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OSHO Online Library   »   The Books   »   Bodhidharma: The Greatest Zen Master
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Chapter 18: Wakefulness Is Awareness

It was a tremendous time of upheaval, change, transformation. And Bodhidharma, I think, had not realized the responsibility that he was taking upon his shoulders.

As far as superficial questions were concerned, he was perfectly right and perfectly in tune with his own experience. But when the ultimate questions started arising - which are bound to arise sooner or later - if he had declared, “I do not know” at the first ultimate question, when he was asked “From where does ignorance come?” .if he had accepted his innocence, if he had announced, “I know how awareness can be created, but I don’t know from where ignorance comes. Perhaps ignorance is forever there.”

Ignorance never comes; it is just like darkness. Have you ever seen darkness coming or going? You always see light coming in and the darkness is not there. You always see light going out and the darkness is there. Darkness is always there - no coming, no going. It is the light that comes and goes. Darkness is simply the absence of light.

This would have been the perfect answer to the people: that darkness has always been there. There is no source for it because it is non-existential. Only something that exists can have some source. Light has source. In the same way, awareness has a source, consciousness has a source, but unconsciousness is simply nothing but darkness.

And if he had stopped there he would have done a tremendous job of protecting himself from falling into all kinds of nonsense. But he could not say “I do not know,” because people had been expecting him for three years. The whole country had been waiting, emperor Wu included, with great longing and desire for Bodhidharma, the first enlightened person to enter China. All their thirst would be quenched; all their questions would be answered. And his answers were not scriptural; his answers were from his own experience.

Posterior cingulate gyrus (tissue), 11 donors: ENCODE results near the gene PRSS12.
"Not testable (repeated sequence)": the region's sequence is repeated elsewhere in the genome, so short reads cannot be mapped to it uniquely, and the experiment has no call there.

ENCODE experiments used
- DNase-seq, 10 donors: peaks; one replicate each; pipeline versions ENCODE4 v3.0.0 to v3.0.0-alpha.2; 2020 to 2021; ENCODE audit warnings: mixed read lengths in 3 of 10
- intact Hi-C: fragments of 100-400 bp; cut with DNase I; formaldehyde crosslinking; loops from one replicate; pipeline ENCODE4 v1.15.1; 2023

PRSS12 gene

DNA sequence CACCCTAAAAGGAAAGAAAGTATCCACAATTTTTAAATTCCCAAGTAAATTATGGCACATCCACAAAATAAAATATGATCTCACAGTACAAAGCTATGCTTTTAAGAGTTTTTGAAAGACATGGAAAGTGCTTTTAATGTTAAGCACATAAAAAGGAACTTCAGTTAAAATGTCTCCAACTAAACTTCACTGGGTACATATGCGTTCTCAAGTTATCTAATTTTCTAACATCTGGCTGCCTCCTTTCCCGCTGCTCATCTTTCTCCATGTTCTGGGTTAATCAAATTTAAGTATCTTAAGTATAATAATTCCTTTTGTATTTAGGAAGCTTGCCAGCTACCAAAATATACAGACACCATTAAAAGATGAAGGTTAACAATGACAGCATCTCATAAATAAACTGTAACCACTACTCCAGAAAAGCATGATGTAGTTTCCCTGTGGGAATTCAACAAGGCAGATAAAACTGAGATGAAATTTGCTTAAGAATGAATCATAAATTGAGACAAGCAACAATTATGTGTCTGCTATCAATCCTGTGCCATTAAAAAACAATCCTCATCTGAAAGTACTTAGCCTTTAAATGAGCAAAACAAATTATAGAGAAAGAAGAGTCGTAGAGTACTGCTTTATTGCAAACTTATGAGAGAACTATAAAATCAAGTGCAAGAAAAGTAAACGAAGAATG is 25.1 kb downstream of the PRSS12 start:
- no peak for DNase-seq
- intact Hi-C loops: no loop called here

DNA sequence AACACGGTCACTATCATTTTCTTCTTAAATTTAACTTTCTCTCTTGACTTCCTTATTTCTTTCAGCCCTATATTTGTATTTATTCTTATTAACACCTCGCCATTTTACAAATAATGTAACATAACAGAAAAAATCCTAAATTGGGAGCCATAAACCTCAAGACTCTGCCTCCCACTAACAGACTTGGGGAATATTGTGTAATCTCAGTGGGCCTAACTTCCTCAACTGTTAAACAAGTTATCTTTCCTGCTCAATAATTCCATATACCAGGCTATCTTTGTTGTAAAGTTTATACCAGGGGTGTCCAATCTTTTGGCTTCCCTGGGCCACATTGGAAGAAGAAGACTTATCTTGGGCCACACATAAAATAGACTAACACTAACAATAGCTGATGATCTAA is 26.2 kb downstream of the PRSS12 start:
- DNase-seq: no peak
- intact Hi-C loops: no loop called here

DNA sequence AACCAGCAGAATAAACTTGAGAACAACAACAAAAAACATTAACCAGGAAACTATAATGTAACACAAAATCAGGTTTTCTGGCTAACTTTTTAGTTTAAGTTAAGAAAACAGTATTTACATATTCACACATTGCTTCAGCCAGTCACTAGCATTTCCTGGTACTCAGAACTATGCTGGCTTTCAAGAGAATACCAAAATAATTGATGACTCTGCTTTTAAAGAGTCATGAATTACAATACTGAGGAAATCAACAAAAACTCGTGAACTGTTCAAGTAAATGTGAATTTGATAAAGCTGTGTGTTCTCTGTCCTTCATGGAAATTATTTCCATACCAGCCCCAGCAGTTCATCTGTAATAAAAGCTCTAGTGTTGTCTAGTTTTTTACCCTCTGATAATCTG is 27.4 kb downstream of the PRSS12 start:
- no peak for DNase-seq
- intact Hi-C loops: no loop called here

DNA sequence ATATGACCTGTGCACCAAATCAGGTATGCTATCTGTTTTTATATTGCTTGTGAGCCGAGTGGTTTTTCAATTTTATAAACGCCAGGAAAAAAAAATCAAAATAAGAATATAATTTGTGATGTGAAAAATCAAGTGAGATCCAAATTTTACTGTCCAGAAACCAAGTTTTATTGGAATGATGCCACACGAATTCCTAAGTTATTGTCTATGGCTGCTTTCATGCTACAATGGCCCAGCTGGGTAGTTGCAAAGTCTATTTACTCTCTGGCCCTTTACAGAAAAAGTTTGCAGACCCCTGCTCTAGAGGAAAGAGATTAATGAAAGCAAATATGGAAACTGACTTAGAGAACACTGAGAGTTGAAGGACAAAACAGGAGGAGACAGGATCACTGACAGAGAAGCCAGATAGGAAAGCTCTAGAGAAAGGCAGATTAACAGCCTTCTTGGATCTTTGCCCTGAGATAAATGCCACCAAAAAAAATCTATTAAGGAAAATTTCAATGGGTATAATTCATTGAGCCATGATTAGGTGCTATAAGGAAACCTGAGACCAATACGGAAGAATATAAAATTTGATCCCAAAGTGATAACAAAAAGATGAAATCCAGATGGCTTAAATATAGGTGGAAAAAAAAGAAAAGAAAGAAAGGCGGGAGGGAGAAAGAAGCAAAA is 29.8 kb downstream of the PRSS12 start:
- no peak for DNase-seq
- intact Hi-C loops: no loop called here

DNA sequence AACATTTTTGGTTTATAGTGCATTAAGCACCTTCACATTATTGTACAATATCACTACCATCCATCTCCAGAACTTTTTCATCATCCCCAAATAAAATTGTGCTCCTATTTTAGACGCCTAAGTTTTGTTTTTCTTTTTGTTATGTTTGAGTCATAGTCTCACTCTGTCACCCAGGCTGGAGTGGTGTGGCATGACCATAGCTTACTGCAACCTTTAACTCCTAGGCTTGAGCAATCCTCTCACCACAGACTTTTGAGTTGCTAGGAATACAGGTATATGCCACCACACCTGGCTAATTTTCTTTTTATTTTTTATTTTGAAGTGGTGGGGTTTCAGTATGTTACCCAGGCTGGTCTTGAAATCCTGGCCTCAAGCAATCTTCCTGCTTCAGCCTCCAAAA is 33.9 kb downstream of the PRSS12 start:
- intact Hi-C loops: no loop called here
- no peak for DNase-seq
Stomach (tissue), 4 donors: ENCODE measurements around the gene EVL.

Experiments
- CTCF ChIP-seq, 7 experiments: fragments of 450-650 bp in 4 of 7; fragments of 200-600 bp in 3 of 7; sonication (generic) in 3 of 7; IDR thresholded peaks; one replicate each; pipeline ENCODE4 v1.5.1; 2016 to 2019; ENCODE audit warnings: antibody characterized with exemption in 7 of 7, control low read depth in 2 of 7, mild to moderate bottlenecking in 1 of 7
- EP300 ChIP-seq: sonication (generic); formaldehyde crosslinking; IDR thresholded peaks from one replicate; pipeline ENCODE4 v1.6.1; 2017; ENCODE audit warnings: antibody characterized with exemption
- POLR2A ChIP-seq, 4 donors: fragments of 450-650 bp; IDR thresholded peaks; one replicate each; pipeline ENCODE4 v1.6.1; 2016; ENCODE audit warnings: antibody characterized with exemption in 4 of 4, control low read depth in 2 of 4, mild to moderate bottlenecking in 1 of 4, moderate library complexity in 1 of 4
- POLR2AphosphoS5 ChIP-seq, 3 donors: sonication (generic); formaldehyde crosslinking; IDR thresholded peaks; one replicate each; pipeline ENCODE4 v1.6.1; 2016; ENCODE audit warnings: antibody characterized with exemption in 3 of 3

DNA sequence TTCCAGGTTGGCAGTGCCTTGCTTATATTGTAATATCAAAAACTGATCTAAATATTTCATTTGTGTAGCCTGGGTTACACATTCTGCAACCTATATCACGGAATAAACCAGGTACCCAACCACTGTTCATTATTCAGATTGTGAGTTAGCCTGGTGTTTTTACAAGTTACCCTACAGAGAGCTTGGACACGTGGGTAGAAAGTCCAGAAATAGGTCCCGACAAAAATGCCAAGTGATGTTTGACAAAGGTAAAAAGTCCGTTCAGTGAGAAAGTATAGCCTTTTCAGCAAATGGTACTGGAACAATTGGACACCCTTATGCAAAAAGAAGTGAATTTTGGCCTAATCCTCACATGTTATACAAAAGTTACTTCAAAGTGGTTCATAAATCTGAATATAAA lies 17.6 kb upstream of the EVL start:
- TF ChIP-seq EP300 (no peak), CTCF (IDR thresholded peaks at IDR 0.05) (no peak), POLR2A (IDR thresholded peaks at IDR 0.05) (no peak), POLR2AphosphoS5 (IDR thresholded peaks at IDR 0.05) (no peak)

So he hesitated to say, “I don’t know. I’m utterly innocent. At the most I can say darkness has always been there, ignorance has been always there. There is no root to it. It is rootless, causeless, because it is non-existential.” That would have been my answer.

He could have told them, “I have come here to teach you how to get out of ignorance. I don’t know how you have entered into ignorance. That is your business.”

But rather than doing that, he went into long, theological descriptions. And that allowed the disciples to ask more and more about things which he was perfectly capable of answering but then those answers were going to be against Mahayana, or even against Gautam Buddha.

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